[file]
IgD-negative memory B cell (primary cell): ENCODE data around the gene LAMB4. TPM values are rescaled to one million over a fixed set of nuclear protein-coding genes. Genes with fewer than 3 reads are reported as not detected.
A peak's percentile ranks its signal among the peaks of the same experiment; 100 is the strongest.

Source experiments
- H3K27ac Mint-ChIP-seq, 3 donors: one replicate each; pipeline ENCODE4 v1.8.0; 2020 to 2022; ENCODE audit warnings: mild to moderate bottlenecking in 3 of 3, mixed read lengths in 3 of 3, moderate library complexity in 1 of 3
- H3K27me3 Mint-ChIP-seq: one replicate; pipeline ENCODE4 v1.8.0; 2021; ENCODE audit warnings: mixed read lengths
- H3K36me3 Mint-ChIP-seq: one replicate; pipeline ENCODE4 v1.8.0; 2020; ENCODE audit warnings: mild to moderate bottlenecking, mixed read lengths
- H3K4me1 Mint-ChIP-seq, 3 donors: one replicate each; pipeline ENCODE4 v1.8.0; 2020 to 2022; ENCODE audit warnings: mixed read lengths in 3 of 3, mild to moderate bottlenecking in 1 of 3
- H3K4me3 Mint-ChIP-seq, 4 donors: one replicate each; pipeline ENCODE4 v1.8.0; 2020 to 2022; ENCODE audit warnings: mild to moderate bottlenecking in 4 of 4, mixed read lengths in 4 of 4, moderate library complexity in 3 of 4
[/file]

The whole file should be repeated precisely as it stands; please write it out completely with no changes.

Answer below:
IgD-negative memory B cell (primary cell): ENCODE data around the gene LAMB4. TPM values are rescaled to one million over a fixed set of nuclear protein-coding genes. Genes with fewer than 3 reads are reported as not detected.
A peak's percentile ranks its signal among the peaks of the same experiment; 100 is the strongest.

Source experiments
- H3K27ac Mint-ChIP-seq, 3 donors: one replicate each; pipeline ENCODE4 v1.8.0; 2020 to 2022; ENCODE audit warnings: mild to moderate bottlenecking in 3 of 3, mixed read lengths in 3 of 3, moderate library complexity in 1 of 3
- H3K27me3 Mint-ChIP-seq: one replicate; pipeline ENCODE4 v1.8.0; 2021; ENCODE audit warnings: mixed read lengths
- H3K36me3 Mint-ChIP-seq: one replicate; pipeline ENCODE4 v1.8.0; 2020; ENCODE audit warnings: mild to moderate bottlenecking, mixed read lengths
- H3K4me1 Mint-ChIP-seq, 3 donors: one replicate each; pipeline ENCODE4 v1.8.0; 2020 to 2022; ENCODE audit warnings: mixed read lengths in 3 of 3, mild to moderate bottlenecking in 1 of 3
- H3K4me3 Mint-ChIP-seq, 4 donors: one replicate each; pipeline ENCODE4 v1.8.0; 2020 to 2022; ENCODE audit warnings: mild to moderate bottlenecking in 4 of 4, mixed read lengths in 4 of 4, moderate library complexity in 3 of 4